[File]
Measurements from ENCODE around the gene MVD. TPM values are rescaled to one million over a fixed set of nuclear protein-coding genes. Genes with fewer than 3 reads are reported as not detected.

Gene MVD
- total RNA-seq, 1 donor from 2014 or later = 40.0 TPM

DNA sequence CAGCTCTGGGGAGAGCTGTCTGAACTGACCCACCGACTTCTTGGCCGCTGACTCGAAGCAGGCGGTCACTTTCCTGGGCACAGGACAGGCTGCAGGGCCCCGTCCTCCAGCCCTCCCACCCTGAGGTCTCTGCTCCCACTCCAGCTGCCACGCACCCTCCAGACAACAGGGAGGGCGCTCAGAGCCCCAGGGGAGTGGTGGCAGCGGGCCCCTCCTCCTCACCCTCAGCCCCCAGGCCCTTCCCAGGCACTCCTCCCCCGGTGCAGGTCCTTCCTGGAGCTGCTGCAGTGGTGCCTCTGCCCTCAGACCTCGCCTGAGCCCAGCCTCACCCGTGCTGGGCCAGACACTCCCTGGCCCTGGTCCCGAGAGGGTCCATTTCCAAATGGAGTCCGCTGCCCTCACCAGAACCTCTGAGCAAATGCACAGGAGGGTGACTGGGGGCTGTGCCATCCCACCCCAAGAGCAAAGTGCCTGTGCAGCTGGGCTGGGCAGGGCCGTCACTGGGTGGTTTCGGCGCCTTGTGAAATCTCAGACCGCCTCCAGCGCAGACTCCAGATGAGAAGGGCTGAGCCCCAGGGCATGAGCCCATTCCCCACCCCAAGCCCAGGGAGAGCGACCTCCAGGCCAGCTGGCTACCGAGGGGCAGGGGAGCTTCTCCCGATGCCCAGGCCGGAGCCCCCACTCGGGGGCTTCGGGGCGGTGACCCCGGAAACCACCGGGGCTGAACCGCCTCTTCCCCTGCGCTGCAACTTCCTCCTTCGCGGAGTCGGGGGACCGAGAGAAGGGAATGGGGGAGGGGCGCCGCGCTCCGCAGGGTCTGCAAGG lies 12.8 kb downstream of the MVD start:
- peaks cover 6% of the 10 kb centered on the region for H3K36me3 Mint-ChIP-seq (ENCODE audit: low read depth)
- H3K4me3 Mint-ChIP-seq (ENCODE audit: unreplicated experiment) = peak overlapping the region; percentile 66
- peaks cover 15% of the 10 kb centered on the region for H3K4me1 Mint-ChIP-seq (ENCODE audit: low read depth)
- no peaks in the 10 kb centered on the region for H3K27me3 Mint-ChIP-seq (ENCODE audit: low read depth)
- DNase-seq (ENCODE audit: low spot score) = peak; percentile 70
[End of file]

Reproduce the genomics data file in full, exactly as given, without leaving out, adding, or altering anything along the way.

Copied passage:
Measurements from ENCODE around the gene MVD. TPM values are rescaled to one million over a fixed set of nuclear protein-coding genes. Genes with fewer than 3 reads are reported as not detected.

Gene MVD
- total RNA-seq, 1 donor from 2014 or later = 40.0 TPM

DNA sequence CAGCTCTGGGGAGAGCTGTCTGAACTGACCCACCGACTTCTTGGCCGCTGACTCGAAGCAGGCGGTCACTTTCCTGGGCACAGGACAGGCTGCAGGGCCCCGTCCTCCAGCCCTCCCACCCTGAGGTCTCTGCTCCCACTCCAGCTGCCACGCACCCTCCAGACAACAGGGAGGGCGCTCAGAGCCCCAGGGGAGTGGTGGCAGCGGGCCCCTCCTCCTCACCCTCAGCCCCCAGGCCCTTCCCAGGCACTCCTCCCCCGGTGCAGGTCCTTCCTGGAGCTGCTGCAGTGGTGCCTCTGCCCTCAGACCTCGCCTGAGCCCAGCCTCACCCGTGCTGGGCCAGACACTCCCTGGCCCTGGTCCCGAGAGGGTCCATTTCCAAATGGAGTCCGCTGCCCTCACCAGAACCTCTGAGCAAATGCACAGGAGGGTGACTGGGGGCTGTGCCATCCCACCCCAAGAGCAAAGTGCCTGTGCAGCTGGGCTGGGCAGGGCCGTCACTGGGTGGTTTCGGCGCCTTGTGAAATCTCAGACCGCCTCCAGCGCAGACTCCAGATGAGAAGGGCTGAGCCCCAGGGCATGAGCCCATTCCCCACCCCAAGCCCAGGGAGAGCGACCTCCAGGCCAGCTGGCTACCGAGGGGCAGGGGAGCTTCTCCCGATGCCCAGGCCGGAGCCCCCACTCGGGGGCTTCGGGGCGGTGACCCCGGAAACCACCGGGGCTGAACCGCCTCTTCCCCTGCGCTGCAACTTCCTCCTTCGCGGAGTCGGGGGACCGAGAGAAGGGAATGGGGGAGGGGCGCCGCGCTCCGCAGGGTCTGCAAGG lies 12.8 kb downstream of the MVD start:
- peaks cover 6% of the 10 kb centered on the region for H3K36me3 Mint-ChIP-seq (ENCODE audit: low read depth)
- H3K4me3 Mint-ChIP-seq (ENCODE audit: unreplicated experiment) = peak overlapping the region; percentile 66
- peaks cover 15% of the 10 kb centered on the region for H3K4me1 Mint-ChIP-seq (ENCODE audit: low read depth)
- no peaks in the 10 kb centered on the region for H3K27me3 Mint-ChIP-seq (ENCODE audit: low read depth)
- DNase-seq (ENCODE audit: low spot score) = peak; percentile 70